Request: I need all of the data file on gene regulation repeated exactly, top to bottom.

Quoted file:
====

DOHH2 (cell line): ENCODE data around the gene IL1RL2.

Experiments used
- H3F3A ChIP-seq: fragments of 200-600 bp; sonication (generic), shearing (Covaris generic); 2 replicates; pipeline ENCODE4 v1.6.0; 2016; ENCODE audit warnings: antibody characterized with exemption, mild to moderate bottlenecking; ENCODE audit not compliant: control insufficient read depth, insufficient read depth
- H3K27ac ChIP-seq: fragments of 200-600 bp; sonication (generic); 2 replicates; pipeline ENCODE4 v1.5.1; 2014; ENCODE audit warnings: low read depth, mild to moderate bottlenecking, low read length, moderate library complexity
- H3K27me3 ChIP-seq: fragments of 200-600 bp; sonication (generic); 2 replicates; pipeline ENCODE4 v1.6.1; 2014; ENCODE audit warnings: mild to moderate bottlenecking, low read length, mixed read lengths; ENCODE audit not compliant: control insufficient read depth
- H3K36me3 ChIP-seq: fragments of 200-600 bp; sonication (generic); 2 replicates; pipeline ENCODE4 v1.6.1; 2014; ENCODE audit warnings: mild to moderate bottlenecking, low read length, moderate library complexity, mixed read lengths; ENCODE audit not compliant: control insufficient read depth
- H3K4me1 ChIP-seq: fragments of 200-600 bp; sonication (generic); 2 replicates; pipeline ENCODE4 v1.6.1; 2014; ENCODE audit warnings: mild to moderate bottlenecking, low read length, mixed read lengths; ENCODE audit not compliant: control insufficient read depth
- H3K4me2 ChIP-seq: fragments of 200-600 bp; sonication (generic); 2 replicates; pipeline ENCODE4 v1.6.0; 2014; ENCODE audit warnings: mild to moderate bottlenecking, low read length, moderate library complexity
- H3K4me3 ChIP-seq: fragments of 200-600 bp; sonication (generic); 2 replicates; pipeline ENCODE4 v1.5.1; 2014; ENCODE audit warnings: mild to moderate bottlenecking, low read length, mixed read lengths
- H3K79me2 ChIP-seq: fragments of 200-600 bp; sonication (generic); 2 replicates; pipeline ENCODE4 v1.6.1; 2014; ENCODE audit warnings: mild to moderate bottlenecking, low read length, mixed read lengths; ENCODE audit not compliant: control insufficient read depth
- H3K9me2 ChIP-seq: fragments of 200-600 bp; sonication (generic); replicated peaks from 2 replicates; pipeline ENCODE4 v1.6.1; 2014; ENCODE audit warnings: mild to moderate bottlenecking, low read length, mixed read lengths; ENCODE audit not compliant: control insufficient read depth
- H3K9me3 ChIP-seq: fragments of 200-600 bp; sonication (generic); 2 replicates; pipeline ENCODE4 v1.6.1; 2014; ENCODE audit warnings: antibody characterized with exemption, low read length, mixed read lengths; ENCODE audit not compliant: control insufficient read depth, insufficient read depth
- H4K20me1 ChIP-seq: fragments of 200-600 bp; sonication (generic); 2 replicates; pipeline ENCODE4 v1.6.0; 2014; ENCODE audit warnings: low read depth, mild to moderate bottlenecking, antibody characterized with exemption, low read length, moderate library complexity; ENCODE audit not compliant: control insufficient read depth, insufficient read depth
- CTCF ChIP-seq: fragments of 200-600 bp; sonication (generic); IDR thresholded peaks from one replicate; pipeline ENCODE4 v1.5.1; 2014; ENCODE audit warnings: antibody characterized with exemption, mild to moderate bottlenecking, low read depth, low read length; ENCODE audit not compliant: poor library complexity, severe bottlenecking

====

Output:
DOHH2 (cell line): ENCODE data around the gene IL1RL2.

Experiments used
- H3F3A ChIP-seq: fragments of 200-600 bp; sonication (generic), shearing (Covaris generic); 2 replicates; pipeline ENCODE4 v1.6.0; 2016; ENCODE audit warnings: antibody characterized with exemption, mild to moderate bottlenecking; ENCODE audit not compliant: control insufficient read depth, insufficient read depth
- H3K27ac ChIP-seq: fragments of 200-600 bp; sonication (generic); 2 replicates; pipeline ENCODE4 v1.5.1; 2014; ENCODE audit warnings: low read depth, mild to moderate bottlenecking, low read length, moderate library complexity
- H3K27me3 ChIP-seq: fragments of 200-600 bp; sonication (generic); 2 replicates; pipeline ENCODE4 v1.6.1; 2014; ENCODE audit warnings: mild to moderate bottlenecking, low read length, mixed read lengths; ENCODE audit not compliant: control insufficient read depth
- H3K36me3 ChIP-seq: fragments of 200-600 bp; sonication (generic); 2 replicates; pipeline ENCODE4 v1.6.1; 2014; ENCODE audit warnings: mild to moderate bottlenecking, low read length, moderate library complexity, mixed read lengths; ENCODE audit not compliant: control insufficient read depth
- H3K4me1 ChIP-seq: fragments of 200-600 bp; sonication (generic); 2 replicates; pipeline ENCODE4 v1.6.1; 2014; ENCODE audit warnings: mild to moderate bottlenecking, low read length, mixed read lengths; ENCODE audit not compliant: control insufficient read depth
- H3K4me2 ChIP-seq: fragments of 200-600 bp; sonication (generic); 2 replicates; pipeline ENCODE4 v1.6.0; 2014; ENCODE audit warnings: mild to moderate bottlenecking, low read length, moderate library complexity
- H3K4me3 ChIP-seq: fragments of 200-600 bp; sonication (generic); 2 replicates; pipeline ENCODE4 v1.5.1; 2014; ENCODE audit warnings: mild to moderate bottlenecking, low read length, mixed read lengths
- H3K79me2 ChIP-seq: fragments of 200-600 bp; sonication (generic); 2 replicates; pipeline ENCODE4 v1.6.1; 2014; ENCODE audit warnings: mild to moderate bottlenecking, low read length, mixed read lengths; ENCODE audit not compliant: control insufficient read depth
- H3K9me2 ChIP-seq: fragments of 200-600 bp; sonication (generic); replicated peaks from 2 replicates; pipeline ENCODE4 v1.6.1; 2014; ENCODE audit warnings: mild to moderate bottlenecking, low read length, mixed read lengths; ENCODE audit not compliant: control insufficient read depth
- H3K9me3 ChIP-seq: fragments of 200-600 bp; sonication (generic); 2 replicates; pipeline ENCODE4 v1.6.1; 2014; ENCODE audit warnings: antibody characterized with exemption, low read length, mixed read lengths; ENCODE audit not compliant: control insufficient read depth, insufficient read depth
- H4K20me1 ChIP-seq: fragments of 200-600 bp; sonication (generic); 2 replicates; pipeline ENCODE4 v1.6.0; 2014; ENCODE audit warnings: low read depth, mild to moderate bottlenecking, antibody characterized with exemption, low read length, moderate library complexity; ENCODE audit not compliant: control insufficient read depth, insufficient read depth
- CTCF ChIP-seq: fragments of 200-600 bp; sonication (generic); IDR thresholded peaks from one replicate; pipeline ENCODE4 v1.5.1; 2014; ENCODE audit warnings: antibody characterized with exemption, mild to moderate bottlenecking, low read depth, low read length; ENCODE audit not compliant: poor library complexity, severe bottlenecking